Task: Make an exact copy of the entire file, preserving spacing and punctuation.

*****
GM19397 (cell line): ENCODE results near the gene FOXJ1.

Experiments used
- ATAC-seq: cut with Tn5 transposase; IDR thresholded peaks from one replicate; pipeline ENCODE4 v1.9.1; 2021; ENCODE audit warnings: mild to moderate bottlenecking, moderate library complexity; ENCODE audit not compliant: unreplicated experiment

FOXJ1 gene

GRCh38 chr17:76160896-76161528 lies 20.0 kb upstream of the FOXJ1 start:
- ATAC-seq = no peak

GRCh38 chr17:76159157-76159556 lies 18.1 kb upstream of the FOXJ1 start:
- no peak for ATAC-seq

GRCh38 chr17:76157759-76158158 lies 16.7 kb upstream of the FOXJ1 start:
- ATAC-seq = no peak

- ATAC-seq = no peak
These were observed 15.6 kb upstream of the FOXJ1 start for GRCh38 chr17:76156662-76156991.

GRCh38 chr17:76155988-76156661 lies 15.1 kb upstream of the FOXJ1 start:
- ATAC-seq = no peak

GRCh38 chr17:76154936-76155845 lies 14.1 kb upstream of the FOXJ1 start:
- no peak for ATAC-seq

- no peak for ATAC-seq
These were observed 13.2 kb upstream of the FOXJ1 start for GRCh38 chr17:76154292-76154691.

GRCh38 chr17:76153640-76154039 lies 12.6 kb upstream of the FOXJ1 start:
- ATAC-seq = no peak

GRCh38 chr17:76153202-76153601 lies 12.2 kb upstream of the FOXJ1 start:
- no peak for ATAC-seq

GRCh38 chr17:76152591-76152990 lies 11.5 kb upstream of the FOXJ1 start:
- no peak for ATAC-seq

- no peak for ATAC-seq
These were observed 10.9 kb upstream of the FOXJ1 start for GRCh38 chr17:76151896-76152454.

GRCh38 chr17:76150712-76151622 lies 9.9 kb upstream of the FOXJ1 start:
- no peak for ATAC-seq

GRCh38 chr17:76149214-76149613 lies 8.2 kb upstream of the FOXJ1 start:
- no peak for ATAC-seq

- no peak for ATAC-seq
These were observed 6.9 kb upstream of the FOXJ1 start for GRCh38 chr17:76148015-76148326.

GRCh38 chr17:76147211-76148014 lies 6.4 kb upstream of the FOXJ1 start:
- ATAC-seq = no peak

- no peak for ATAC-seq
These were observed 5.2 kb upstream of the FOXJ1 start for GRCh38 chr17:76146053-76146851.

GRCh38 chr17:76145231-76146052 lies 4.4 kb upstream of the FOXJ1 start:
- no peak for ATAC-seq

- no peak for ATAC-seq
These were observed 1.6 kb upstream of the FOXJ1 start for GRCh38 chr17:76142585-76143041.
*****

GM19397 (cell line): ENCODE results near the gene FOXJ1.

Experiments used
- ATAC-seq: cut with Tn5 transposase; IDR thresholded peaks from one replicate; pipeline ENCODE4 v1.9.1; 2021; ENCODE audit warnings: mild to moderate bottlenecking, moderate library complexity; ENCODE audit not compliant: unreplicated experiment

FOXJ1 gene

GRCh38 chr17:76160896-76161528 lies 20.0 kb upstream of the FOXJ1 start:
- ATAC-seq = no peak

GRCh38 chr17:76159157-76159556 lies 18.1 kb upstream of the FOXJ1 start:
- no peak for ATAC-seq

GRCh38 chr17:76157759-76158158 lies 16.7 kb upstream of the FOXJ1 start:
- ATAC-seq = no peak

- ATAC-seq = no peak
These were observed 15.6 kb upstream of the FOXJ1 start for GRCh38 chr17:76156662-76156991.

GRCh38 chr17:76155988-76156661 lies 15.1 kb upstream of the FOXJ1 start:
- ATAC-seq = no peak

GRCh38 chr17:76154936-76155845 lies 14.1 kb upstream of the FOXJ1 start:
- no peak for ATAC-seq

- no peak for ATAC-seq
These were observed 13.2 kb upstream of the FOXJ1 start for GRCh38 chr17:76154292-76154691.

GRCh38 chr17:76153640-76154039 lies 12.6 kb upstream of the FOXJ1 start:
- ATAC-seq = no peak

GRCh38 chr17:76153202-76153601 lies 12.2 kb upstream of the FOXJ1 start:
- no peak for ATAC-seq

GRCh38 chr17:76152591-76152990 lies 11.5 kb upstream of the FOXJ1 start:
- no peak for ATAC-seq

- no peak for ATAC-seq
These were observed 10.9 kb upstream of the FOXJ1 start for GRCh38 chr17:76151896-76152454.

GRCh38 chr17:76150712-76151622 lies 9.9 kb upstream of the FOXJ1 start:
- no peak for ATAC-seq

GRCh38 chr17:76149214-76149613 lies 8.2 kb upstream of the FOXJ1 start:
- no peak for ATAC-seq

- no peak for ATAC-seq
These were observed 6.9 kb upstream of the FOXJ1 start for GRCh38 chr17:76148015-76148326.

GRCh38 chr17:76147211-76148014 lies 6.4 kb upstream of the FOXJ1 start:
- ATAC-seq = no peak

- no peak for ATAC-seq
These were observed 5.2 kb upstream of the FOXJ1 start for GRCh38 chr17:76146053-76146851.

GRCh38 chr17:76145231-76146052 lies 4.4 kb upstream of the FOXJ1 start:
- no peak for ATAC-seq

- no peak for ATAC-seq
These were observed 1.6 kb upstream of the FOXJ1 start for GRCh38 chr17:76142585-76143041.